High Rent Obligations for Hospitals Means Services, Consumers Suffer

By Consumers for Quality Care, on September 13, 2023

High Rent Obligations for Hospitals Means Services, Consumers Suffer

The business practices of Medical Properties Trust (MPT), a real estate investment trust (REIT), demonstrates the caustic influence these business arrangements have on the health care system, The American Prospect reports.

Despite its stock plunging in recent weeks, MPT maintains its grip on more than 400 hospitals and health care facilities, charging them exorbitantly high rents, a cost ultimately borne by consumers.

As a result of high rents, several hospitals within the portfolio have been relegated to using outdated equipment while also struggling to provide high-quality care.

MPT’s largest tenant, Steward Health, up until recently enjoyed a symbiotic relationship with MPT, as both entities were able to benefit financially from each other. Although Steward Health had no problem paying MPT’s high rents, it is accused of not paying other bills from various contractors to the tune of $13 million.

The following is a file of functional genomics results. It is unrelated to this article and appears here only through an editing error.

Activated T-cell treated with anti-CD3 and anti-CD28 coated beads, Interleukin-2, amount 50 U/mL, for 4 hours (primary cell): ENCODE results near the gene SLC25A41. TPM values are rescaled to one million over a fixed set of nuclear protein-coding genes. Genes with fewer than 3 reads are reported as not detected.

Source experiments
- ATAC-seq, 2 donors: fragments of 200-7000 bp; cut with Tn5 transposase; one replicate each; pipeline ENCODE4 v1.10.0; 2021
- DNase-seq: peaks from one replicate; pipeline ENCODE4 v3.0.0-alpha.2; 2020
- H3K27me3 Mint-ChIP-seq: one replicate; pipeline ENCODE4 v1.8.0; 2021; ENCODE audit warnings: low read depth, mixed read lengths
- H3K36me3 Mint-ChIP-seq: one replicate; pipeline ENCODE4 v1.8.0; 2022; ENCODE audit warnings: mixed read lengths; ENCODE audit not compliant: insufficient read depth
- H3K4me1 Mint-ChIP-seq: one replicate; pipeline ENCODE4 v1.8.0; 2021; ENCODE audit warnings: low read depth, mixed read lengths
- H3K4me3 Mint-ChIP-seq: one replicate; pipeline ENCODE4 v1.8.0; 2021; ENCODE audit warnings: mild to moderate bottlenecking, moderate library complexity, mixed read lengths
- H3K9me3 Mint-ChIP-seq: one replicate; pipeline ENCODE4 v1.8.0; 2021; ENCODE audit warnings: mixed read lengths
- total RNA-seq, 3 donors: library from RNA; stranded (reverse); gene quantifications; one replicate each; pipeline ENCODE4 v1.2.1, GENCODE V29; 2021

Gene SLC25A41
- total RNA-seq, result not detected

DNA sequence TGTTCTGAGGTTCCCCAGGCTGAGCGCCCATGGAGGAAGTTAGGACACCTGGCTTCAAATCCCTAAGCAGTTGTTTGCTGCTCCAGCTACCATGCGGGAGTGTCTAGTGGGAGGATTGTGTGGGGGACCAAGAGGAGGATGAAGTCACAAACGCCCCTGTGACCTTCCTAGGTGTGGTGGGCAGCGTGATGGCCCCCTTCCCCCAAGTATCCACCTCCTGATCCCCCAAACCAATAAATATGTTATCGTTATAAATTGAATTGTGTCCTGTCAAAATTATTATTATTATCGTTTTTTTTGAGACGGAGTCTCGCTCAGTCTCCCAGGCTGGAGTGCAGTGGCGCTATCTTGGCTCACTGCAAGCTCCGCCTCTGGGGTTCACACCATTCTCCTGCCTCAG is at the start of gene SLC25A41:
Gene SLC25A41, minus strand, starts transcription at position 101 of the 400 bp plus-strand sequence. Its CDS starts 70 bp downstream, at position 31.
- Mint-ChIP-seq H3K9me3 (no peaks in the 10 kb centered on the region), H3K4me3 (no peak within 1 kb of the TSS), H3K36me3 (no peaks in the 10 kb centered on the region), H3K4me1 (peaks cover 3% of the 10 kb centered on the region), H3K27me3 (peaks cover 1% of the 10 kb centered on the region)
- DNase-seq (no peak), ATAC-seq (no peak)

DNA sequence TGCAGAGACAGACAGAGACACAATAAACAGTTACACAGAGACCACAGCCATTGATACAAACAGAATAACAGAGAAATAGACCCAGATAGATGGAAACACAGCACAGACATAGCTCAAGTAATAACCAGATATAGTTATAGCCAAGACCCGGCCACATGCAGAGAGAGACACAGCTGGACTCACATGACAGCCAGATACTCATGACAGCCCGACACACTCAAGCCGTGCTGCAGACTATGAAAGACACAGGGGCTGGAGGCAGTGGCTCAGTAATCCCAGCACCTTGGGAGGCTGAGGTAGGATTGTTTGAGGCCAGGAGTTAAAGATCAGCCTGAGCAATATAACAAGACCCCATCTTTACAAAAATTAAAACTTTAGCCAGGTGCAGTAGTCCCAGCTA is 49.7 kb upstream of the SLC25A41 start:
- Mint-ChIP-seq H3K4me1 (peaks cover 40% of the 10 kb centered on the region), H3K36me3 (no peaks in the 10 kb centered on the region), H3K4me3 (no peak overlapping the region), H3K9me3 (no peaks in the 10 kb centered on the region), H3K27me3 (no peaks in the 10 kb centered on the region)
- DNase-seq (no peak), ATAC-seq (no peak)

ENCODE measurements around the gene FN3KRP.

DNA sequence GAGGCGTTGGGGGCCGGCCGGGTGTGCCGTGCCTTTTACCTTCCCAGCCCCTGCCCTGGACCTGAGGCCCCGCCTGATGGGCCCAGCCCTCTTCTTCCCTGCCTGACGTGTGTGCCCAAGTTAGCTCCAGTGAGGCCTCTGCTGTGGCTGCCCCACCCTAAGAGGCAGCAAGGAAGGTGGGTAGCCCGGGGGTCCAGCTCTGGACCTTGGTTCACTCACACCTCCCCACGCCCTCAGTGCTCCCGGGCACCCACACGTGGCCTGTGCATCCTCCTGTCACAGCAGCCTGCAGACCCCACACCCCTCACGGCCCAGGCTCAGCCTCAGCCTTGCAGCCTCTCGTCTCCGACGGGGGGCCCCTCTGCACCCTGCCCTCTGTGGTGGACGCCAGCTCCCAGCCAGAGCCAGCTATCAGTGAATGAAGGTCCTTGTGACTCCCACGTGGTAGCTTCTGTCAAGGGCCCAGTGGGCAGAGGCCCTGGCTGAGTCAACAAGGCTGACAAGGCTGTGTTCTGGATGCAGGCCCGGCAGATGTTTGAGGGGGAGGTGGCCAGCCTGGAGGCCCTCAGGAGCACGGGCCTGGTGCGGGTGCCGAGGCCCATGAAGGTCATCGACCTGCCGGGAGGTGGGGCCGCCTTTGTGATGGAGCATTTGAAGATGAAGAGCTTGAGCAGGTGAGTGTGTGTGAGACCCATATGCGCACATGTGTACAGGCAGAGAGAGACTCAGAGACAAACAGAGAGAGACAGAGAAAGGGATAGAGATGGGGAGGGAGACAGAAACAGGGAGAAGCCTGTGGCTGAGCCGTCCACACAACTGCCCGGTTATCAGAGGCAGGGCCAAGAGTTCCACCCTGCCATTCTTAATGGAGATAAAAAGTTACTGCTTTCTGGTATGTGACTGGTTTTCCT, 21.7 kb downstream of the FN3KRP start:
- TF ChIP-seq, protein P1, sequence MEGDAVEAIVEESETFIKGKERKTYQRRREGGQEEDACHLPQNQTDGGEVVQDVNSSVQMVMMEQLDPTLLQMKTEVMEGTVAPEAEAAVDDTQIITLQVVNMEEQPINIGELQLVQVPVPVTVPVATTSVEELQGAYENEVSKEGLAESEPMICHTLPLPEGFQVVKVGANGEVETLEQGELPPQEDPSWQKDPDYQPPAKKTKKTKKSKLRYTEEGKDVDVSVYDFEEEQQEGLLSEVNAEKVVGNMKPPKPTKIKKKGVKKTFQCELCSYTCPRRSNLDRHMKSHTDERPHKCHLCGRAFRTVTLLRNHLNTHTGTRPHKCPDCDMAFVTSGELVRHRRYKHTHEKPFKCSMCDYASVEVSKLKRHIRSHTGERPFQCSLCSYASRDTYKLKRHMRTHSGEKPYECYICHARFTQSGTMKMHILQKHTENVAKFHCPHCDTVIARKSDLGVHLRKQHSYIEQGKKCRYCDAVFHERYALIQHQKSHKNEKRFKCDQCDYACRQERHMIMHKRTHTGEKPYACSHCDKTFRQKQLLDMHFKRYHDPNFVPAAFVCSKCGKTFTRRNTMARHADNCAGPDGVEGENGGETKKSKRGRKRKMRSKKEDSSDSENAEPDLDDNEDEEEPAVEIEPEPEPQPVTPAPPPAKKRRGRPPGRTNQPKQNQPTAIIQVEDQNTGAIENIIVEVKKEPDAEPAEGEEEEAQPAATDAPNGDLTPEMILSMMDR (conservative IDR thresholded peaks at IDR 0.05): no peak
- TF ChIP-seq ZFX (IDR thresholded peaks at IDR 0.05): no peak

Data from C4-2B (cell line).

But now, Steward’s bills have caught up with them. One of its hospitals, Carney Hospital in Dorchester, Massachusetts, has been on the verge of closure for a year. In San Antonio, however, another Steward hospital was abruptly shuttered this spring, with its CEO blaming unmanageable “lease obligations.”

Financial strains affecting hospital operations can lead to potential delays in care, reduced service quality, or even hospital closures, and therefore pose significant challenges for patients seeking medical attention within the MPT-owned hospital system.

CQC strongly urges hospital regulators to prioritize patient care in the face of service disruptions, affirming that consumers’ access to quality care and their overall well-being must take precedence over financial returns for profit-seeking investors.